The CCR maintains different levels of programming based on individual needs. The Early Recovery Program is aimed toward students in the “gray area” of substance abuse who are unfamiliar with what recovery looks like. Students at this level receive individual counseling and personalized recovery plans that immerse them in the recovery community.

For students with less than 90 days of continuous recovery, the CCR offers the Bridge Program, which pairs them with peer mentors and offers educational classes on relapse prevention.

Once students become committed to the CCR, they are eligible for scholarships and are encouraged to pursue student leadership roles on campus. Many CCR students hold elected positions in Students for Recovery, a student organization under the umbrella of the CCR that engages in campus outreach and advocacy work.

“The students get out what they put in,” Sponhaltz says.

This fall, the CCR will open its own recovery housing. A five-minute walk from the CCR, Alvarez Hall is the newest residence hall on UTSA’s campus. Sponhaltz says they have been working with the Office of Housing and Residence Life for nearly a year, outlining the differences between recovery housing and substance-free housing. In August, Alvarez Hall will welcome students to its designated recovery housing area, which will have its own resident assistant who has completed training specific to recovery. Sponhaltz says one of the biggest advantages of this step is that UTSA amended its housing application to include an option for recovery housing, meaning that all incoming freshman will be aware of this unique opportunity. To be eligible for this housing, students must sign an agreement stating that any relapse or return to use will result in immediate dismissal from the residence.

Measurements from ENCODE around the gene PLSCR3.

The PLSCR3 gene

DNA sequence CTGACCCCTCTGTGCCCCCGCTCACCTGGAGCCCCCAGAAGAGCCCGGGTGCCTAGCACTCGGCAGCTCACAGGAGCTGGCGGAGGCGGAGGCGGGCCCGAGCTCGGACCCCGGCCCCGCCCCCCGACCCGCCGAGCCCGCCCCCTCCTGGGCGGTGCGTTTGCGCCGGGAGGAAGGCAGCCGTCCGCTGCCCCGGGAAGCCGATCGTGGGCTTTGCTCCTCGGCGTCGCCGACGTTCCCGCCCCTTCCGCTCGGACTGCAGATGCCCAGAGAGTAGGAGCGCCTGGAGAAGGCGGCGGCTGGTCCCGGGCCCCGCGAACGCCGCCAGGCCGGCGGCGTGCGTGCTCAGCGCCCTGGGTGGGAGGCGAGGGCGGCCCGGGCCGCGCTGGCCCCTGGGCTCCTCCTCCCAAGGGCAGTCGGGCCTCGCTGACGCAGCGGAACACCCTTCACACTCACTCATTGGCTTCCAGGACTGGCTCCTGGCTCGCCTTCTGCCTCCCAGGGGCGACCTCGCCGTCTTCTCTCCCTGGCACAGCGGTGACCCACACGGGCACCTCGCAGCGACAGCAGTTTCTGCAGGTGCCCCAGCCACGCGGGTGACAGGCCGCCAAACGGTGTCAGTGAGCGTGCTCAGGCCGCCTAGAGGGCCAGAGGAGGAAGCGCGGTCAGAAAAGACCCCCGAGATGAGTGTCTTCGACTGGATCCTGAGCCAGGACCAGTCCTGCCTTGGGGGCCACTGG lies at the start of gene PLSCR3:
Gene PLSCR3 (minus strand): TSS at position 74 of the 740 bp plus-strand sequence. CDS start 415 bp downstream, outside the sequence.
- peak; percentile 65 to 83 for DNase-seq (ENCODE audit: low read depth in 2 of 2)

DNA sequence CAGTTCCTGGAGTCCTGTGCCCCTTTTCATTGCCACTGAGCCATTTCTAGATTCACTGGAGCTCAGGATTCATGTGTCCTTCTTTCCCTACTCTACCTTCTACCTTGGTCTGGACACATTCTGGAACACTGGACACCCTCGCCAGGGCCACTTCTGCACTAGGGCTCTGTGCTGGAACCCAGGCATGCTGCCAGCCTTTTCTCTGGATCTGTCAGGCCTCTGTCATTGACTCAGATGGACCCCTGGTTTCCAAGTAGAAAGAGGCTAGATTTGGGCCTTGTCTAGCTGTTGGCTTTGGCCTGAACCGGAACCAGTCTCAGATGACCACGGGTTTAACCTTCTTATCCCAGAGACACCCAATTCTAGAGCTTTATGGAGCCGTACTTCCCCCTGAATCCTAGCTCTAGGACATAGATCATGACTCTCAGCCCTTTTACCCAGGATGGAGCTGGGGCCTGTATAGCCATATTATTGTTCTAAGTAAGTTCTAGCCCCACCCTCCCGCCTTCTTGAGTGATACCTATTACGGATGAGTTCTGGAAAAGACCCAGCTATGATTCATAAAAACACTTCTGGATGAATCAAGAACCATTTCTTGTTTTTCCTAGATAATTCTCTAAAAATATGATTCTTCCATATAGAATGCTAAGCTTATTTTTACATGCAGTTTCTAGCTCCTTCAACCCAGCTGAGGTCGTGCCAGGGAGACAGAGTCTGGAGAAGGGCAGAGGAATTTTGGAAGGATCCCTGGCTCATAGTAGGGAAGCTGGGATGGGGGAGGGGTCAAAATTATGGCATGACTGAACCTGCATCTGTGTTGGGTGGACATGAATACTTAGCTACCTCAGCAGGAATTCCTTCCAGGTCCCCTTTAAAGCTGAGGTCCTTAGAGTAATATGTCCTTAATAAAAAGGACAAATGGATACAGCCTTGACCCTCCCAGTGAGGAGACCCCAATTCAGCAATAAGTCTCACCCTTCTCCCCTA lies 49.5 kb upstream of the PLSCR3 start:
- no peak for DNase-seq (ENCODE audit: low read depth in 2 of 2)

Amidst the exciting growth, CCR students say they are grateful to have a home on campus. Matt Hinojosa, a junior studying anthropology and Chicana/o Studies, just finished his first semester as a member of the CCR. After leaving UTSA to attend a local community college during active addiction, Hinojosa says he was directionless.

“Before all of this, I had no idea what I was doing,” he says. “Now, with the grace of my higher power and the blessing manifesting as Clayton, the CCR, our community, and the countless doors they’ve all opened, and so graciously put their names on the line for, I’m privileged to say I’ve built something decent for myself on campus and around town. They’ve empowered me to empower others.”

Hinojosa says a counselor he was seeing introduced him to the CCR, and when he met Sponhaltz, they immediately “clicked.”

“It’s since been a platform to propel myself, and everyone involved, forward—academically, professionally, spiritually,” he says.

For Hinojosa, the importance of the CCR lies in its ability to impact others. “The ultimate goal is to tackle the stigma on campus and really get the good word out, for students in or seeking recovery, and to empower the disempowered,” he says.

Despite the exciting changes ahead, Sponhaltz emphasizes the importance of focusing on the present.

“When I get a chance to reflect, it’s awesome,” Sponhaltz says. “The biggest lesson that I learned is that you can be good regardless of what other people do or do not do. When we focus on who’s here and welcoming those who come in, there’s not much else that matters.”

Though the CCR received funding for a staff position from the University of Texas System, all other expenses are funded by donors. Sponhaltz hopes that the school will recognize the success of the program and allocate funding for its maintenance. Until then, he says he and the students will remain grateful for the wonderful community the CCR represents.

Written by Mollie Beth Wallace